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ePub Building Your Perfect Bike: From Bare Frame to Personalized Superbike download

by Richard Ries

ePub Building Your Perfect Bike: From Bare Frame to Personalized Superbike download
Richard Ries
Motorbooks Intl (January 1997)
ePub file:
1253 kb
Fb2 file:
1955 kb
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This book shows how to specify the frame and other components to optimize a bike for the individual cyclist's personal use and preferences. It shows what to look out for in frames, components and accessories, and how to select the ones that are most suitable for the reader's riding style. It covers frames, steering, drivetrain, wheels, gearing, brakes, saddles, suspension and accessories, with particular emphasis on the balance between weight and strength. The author gives detailed instructions on how to install and adjust the various parts for maximum performance, and information is provided for road bikes mountain bikes, tandems and special bikes.
  • This was just what I was looking for. This book had the technical expertice of bike building that I need. I would be very interested in any other books you may have on the subject.

  • While the book is only 128 pages long, it is crammed to the gills with important details and information about bikes and how to build them. The photographs are excellent and are a great help in explaining the more intracate deatails of assembling a bicycle.
    Richard Ries does a nice job of organizing the book in a logical progression. He starts with the bicycle frame and how to select it all the way through to the final installation of all the bike components. He also details what components are good and which to select from. I have been looking for a book like this for a long time. Many books cover repairing the bike, but there are few, if any, that logically takes you through each step of building one. He gives advice on how to avoid trouble and tips on how to do certain tasks easier. The only downside of the book is that it was written in 1997. Although not a big problem, there are certain hardware advances that are left out of the book because it is not current. However, the book is very helpful in teaching the basic things needed to know about building a bike. "Machineheads" will most likely feel that the book is too simplistic in nature, but for the rest of us who struggle with mechanical endeavors, this is just what we need. This is not a repair manual, but a primer on how to build your first bike. Richard Ries draws from his own personal bike projects as examples to demonstrate how to do it. The advice is down-to-earth and understandable. This book is out of print, but you may be able to track it down on the internet. A very underated book. Don't let the size of the book fool you. Every page is essential without all the fluff. Now, I can finally start on my own bicycle project and maybe you can too. Hopefully, Richard Ries will attempt a new edition of his book with updates. I, for one, would certainly buy it.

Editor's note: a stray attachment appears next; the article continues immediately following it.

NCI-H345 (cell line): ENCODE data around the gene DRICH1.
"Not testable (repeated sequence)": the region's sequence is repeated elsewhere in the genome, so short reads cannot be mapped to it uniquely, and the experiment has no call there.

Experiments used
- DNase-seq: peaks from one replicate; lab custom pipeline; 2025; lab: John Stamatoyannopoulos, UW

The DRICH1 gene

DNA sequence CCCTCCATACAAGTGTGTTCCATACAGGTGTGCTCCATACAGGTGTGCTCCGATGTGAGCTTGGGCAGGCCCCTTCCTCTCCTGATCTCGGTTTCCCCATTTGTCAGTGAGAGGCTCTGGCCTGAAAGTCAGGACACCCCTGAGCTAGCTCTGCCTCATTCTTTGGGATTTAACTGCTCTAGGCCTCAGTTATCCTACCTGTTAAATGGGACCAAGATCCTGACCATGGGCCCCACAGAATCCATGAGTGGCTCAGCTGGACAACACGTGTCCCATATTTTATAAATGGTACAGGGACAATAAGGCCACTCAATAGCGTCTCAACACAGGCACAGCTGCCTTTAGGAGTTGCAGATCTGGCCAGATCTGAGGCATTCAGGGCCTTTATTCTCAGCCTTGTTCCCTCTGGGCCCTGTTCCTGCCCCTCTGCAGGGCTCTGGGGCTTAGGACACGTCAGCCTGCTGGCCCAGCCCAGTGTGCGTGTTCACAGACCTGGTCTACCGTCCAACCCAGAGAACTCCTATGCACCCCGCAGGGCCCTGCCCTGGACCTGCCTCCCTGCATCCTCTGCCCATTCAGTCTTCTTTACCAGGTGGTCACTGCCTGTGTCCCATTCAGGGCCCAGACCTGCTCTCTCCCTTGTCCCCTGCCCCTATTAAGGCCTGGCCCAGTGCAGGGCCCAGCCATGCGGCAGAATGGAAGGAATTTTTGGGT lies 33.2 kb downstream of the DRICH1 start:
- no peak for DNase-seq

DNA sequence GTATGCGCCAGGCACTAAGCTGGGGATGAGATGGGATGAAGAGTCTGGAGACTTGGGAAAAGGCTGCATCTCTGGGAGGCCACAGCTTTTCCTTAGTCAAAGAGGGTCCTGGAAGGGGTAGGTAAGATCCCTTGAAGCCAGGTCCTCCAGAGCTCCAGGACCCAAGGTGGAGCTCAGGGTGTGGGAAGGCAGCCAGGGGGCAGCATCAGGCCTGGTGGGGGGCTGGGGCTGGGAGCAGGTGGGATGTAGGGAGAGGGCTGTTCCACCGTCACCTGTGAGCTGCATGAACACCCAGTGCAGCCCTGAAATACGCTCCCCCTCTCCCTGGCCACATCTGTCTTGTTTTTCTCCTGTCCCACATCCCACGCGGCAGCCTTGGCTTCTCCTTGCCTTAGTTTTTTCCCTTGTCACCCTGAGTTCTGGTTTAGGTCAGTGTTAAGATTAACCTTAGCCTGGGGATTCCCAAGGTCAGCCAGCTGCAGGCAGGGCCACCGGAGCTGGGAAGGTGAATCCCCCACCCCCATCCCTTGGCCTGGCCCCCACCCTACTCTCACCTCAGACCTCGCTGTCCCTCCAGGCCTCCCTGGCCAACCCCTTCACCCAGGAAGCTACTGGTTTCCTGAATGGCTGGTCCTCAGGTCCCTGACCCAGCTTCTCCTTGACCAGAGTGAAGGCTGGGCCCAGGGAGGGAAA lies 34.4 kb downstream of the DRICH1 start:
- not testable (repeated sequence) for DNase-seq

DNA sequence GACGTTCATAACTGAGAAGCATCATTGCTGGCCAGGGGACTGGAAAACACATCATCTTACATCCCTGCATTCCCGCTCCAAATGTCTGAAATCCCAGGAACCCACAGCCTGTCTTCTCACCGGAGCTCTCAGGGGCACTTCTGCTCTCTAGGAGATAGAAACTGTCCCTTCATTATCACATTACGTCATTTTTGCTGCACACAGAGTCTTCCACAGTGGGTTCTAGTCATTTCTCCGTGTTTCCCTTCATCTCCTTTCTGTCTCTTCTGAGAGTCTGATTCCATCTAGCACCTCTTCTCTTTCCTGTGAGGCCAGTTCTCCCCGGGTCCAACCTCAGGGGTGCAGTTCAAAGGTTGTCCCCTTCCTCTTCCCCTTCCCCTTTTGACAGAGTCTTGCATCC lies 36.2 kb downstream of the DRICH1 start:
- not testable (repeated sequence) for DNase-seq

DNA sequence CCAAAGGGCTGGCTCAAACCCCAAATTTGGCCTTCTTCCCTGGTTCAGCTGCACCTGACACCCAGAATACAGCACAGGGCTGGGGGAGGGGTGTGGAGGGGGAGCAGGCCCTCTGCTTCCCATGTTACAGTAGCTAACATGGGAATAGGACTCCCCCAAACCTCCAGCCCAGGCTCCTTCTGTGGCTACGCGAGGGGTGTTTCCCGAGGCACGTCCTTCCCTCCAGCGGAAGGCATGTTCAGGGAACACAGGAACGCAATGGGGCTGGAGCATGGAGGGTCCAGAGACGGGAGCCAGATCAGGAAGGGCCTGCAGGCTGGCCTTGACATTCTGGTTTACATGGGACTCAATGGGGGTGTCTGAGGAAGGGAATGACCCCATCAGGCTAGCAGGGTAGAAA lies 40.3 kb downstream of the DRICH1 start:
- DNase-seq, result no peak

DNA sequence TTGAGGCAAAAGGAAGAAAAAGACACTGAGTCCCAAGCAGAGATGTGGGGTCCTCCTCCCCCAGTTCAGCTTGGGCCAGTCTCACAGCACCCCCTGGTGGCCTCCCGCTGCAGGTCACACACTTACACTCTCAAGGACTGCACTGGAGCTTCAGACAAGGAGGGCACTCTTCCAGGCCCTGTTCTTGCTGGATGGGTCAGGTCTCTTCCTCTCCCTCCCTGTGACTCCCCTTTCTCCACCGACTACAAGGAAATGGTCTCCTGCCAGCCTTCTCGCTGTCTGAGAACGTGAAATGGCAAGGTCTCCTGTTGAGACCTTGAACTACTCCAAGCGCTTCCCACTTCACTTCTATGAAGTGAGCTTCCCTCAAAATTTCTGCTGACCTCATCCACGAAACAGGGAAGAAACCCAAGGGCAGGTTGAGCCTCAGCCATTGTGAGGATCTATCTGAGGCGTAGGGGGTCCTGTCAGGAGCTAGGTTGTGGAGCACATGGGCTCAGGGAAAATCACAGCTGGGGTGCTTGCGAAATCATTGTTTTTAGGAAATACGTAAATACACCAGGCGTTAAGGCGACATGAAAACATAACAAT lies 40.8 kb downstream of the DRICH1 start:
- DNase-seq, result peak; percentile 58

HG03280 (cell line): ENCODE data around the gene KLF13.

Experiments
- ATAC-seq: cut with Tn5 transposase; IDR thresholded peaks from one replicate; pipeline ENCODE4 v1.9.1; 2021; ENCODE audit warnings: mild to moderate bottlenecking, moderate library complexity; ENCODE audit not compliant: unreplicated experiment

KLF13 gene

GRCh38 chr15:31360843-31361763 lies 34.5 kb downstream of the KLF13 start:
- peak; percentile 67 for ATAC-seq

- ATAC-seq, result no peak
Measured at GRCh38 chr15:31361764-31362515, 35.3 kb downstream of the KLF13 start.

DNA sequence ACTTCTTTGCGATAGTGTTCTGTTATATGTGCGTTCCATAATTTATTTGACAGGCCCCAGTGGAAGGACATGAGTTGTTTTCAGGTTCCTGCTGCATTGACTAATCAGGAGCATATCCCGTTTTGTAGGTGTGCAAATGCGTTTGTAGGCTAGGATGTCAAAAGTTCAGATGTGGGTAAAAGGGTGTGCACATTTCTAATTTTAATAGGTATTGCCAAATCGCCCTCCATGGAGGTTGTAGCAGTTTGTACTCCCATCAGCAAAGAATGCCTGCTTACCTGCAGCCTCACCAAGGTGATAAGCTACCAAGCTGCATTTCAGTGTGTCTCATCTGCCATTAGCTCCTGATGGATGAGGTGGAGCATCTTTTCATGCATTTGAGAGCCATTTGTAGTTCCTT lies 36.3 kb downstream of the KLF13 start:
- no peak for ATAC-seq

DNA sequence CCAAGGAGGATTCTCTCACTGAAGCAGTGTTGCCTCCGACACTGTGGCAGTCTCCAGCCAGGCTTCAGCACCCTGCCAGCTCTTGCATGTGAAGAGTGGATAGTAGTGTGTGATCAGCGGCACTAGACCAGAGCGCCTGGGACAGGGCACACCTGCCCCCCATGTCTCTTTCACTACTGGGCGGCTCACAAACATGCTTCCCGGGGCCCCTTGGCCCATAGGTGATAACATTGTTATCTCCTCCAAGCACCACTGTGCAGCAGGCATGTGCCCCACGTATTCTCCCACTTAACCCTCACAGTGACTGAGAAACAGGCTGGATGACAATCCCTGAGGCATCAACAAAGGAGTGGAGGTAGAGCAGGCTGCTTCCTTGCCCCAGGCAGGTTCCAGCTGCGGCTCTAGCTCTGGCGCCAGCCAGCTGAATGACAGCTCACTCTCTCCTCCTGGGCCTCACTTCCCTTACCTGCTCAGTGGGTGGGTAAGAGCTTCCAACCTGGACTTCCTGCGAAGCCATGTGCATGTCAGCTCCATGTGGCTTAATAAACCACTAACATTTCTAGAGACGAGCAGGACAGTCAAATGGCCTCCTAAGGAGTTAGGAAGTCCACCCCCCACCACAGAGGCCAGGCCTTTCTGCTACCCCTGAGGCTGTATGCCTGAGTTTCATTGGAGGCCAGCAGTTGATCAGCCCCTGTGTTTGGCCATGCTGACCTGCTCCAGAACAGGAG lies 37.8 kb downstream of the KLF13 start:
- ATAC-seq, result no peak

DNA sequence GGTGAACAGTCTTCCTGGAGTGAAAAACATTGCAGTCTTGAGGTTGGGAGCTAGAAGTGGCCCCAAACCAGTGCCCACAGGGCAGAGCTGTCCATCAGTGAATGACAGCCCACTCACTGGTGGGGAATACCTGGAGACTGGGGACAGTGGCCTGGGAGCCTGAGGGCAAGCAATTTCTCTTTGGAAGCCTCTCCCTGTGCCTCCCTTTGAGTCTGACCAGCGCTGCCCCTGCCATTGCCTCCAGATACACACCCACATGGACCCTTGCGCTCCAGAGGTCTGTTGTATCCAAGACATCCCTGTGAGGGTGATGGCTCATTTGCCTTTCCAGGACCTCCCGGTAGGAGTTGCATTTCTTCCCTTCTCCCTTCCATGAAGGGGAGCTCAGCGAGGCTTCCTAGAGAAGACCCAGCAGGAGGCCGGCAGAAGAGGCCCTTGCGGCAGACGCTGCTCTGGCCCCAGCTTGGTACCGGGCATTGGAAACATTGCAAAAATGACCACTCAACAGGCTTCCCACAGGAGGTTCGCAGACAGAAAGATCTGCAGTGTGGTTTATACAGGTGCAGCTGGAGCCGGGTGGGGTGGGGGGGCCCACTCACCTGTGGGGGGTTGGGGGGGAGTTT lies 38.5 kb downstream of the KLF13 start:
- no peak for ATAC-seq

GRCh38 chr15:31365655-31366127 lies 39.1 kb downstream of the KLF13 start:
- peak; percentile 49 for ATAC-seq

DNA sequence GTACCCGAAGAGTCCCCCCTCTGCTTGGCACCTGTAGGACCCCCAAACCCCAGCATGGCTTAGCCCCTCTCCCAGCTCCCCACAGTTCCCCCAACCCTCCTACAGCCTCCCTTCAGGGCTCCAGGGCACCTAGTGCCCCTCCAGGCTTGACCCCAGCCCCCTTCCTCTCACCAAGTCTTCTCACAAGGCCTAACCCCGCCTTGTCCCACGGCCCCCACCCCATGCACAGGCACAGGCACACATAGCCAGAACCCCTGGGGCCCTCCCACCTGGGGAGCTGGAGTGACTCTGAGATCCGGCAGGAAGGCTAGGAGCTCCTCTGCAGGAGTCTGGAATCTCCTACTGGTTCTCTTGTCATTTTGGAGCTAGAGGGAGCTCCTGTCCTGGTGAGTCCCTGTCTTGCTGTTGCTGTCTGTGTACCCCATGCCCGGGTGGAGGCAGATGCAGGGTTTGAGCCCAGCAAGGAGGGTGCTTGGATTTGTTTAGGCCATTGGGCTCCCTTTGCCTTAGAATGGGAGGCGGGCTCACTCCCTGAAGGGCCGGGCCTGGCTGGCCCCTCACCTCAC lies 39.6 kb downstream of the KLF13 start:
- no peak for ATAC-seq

• I received this book as a gift from a non-cycling family member. At first I was excited and eagerly read it. Well, it is interesting, and does provide some advice on how to select components, but mainly its a coffee table book to read when your significant other is watching some show/movie you are not interested in.

    DINGS: --If you are an experienced rider, serious about building your own bike, and read current bicycling magazines, you probably already know more than what this book will tell you, --the components are circa 1997-2000. --It does not give a comprehensive step-by-step process to buy bike components, --likewise it is not a comprehensive installation checklist, and it is *very poor* in how to fine tune installed components such as derelliers (sic) or forks. --It does a poor job on geometry and sizing.

    PROS: You can find it in discount/half-price book shops for less than $10, it is colorfully illustrated, it makes a good book for a kid interested in bikes, it provides an overall approach to designing, sourcing, and building a custom bike.

  • For the neophyte, the book provides a fine introduction to what features or products could help improve riding enjoyment. It is organized around sample projects of a 'beam' style road racer, a tourer, and a dual-suspension mountain bike. It contains a lot of discussion regarding the varieties of missions a bike might take on and how features or products for some missions aren't much good for others, for instance, and encourages the rider/reader to seek a more personally-suited machine. For the experienced rider who knows what s/he wants to ride and is looking for advice on BUILDING the dream bike her/his self, however, it is a bit thin on the nuts and bolts needed to get it all together and working smoothly. Retitle it "Things you could buy for different kinds of bikes you want to build and problems that might creep up if you do," maybe.

  • The tips given will make this a valuable resource long after I build my perfect bicycle. Great pictures and useful information adorn this indispensable work for the bicycling enthusiast.